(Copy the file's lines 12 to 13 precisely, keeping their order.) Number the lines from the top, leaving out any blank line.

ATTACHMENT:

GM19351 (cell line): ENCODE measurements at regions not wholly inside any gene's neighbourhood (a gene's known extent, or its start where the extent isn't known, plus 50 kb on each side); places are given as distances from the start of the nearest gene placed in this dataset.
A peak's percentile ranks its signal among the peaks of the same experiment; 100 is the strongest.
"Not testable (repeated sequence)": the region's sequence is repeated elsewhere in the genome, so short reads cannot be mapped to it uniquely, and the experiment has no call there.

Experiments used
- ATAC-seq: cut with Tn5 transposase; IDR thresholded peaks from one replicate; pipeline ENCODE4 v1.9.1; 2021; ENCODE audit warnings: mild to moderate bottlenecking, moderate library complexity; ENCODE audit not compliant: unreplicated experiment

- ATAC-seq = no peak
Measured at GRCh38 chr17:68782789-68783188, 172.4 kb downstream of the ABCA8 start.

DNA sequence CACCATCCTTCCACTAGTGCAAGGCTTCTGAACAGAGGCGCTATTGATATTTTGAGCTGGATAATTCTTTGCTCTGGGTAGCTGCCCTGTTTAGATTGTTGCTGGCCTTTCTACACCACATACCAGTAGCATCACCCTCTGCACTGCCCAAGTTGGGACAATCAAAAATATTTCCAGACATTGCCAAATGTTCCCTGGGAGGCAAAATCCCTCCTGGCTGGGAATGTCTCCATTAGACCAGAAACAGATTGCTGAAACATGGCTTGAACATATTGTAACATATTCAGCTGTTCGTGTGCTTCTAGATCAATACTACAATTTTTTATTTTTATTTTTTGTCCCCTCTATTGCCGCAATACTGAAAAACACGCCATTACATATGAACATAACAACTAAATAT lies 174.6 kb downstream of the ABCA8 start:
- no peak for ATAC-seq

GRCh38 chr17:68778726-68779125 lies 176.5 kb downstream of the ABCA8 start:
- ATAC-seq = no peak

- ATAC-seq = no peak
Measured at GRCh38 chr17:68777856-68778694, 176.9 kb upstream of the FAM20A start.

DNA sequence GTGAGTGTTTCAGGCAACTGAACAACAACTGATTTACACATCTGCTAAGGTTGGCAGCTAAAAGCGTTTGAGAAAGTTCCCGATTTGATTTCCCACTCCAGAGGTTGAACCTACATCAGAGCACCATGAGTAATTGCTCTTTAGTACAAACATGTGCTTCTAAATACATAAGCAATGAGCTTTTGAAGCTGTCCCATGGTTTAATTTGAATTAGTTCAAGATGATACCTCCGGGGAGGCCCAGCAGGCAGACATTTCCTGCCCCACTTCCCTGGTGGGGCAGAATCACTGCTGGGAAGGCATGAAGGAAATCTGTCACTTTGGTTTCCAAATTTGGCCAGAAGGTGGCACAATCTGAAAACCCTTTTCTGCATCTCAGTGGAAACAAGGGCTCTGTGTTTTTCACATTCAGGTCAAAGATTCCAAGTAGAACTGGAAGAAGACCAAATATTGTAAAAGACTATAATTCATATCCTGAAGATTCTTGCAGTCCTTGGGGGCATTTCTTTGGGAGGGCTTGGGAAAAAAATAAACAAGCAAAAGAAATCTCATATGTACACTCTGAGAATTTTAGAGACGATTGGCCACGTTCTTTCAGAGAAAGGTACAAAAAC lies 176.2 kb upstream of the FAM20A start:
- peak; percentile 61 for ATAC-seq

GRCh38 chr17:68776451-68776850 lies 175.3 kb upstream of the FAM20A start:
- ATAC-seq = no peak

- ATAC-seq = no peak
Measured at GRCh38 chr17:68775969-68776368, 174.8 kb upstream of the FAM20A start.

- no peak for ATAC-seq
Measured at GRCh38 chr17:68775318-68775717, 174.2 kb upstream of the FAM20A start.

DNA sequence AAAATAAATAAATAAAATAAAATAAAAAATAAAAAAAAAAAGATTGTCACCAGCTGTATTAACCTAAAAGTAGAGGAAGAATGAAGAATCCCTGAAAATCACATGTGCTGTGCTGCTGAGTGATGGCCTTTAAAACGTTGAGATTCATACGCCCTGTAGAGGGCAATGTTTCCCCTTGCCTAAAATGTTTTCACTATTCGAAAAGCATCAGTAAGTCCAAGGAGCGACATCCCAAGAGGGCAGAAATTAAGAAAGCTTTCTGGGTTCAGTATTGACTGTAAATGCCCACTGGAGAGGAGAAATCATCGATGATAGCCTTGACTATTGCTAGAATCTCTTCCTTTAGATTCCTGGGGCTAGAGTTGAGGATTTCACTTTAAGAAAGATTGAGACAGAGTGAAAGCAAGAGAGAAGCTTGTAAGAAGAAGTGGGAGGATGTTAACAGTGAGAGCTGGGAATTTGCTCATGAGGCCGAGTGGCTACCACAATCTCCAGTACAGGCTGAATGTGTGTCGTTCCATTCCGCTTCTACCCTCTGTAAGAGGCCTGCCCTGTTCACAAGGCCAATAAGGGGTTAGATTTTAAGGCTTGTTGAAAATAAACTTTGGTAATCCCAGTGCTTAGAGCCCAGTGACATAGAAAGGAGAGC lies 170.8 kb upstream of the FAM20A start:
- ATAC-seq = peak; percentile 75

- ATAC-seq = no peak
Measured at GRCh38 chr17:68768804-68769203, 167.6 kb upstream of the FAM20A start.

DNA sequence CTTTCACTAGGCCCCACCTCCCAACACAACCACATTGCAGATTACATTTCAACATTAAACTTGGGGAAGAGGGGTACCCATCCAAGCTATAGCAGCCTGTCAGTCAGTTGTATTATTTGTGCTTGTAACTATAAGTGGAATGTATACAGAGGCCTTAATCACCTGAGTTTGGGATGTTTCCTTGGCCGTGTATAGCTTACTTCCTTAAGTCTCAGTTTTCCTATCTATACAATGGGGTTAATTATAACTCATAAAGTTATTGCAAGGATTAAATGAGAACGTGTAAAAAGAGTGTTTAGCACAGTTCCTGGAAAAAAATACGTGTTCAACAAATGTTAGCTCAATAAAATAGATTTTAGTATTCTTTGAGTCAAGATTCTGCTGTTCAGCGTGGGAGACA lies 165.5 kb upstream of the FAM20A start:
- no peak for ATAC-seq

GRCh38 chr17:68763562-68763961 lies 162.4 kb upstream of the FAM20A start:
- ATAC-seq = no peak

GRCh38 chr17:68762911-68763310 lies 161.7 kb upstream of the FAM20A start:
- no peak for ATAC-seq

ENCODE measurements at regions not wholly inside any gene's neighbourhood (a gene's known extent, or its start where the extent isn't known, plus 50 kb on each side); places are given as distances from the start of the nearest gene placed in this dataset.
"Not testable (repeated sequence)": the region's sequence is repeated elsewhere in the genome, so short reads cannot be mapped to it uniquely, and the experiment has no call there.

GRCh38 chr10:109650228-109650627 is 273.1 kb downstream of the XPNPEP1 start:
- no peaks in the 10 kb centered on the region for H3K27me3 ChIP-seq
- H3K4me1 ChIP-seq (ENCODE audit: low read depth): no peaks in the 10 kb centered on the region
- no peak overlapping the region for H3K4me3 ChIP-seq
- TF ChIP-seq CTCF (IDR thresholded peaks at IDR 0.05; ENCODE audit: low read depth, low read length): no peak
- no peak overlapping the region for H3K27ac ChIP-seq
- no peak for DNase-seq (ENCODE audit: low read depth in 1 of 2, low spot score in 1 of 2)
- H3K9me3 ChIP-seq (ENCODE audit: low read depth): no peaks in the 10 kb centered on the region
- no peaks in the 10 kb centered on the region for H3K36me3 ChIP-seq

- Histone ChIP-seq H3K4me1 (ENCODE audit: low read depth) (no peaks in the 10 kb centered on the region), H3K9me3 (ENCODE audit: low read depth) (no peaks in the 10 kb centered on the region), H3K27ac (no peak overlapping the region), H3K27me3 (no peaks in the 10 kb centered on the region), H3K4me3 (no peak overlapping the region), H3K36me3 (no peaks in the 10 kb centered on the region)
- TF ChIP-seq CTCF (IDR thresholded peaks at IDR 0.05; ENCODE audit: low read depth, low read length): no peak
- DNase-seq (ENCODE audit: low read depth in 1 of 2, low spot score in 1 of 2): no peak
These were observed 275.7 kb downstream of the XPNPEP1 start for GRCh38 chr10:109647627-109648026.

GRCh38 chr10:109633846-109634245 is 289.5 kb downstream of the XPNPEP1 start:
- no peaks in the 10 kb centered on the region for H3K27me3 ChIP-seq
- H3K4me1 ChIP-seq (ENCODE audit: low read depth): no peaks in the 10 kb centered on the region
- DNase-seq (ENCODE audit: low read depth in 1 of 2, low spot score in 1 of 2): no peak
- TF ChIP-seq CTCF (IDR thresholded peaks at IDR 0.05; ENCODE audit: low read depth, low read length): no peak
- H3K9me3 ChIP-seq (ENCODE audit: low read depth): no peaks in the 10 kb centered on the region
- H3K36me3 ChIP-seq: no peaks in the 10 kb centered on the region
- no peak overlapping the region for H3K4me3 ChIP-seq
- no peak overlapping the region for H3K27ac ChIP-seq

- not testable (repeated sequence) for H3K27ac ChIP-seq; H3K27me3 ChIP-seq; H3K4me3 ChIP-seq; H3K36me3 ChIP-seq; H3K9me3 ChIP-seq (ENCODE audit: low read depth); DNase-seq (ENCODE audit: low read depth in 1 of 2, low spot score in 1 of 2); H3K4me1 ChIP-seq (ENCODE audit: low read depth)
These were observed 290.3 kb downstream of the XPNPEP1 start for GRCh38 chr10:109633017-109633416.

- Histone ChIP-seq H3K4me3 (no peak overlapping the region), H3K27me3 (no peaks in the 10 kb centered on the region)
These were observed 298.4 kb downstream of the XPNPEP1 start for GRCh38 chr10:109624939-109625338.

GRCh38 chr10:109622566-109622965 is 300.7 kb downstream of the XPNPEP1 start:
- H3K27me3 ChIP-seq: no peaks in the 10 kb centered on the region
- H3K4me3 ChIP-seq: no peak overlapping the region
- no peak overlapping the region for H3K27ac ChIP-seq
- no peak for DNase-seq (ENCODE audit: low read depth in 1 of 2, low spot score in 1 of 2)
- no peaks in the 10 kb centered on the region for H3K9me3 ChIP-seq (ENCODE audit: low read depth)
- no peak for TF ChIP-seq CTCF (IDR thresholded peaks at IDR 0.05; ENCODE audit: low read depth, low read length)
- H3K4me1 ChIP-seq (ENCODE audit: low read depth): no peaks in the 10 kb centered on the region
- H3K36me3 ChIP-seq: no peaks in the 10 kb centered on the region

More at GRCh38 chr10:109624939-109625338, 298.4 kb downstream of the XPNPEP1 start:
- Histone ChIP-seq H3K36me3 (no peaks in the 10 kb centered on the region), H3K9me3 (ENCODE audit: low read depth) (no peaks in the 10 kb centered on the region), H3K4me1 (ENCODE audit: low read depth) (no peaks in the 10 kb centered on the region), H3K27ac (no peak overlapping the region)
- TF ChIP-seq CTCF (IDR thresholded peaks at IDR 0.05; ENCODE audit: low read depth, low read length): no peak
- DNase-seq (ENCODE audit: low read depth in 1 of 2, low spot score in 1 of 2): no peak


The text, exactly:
- ATAC-seq = no peak
Measured at GRCh38 chr17:68777856-68778694, 176.9 kb upstream of the FAM20A start.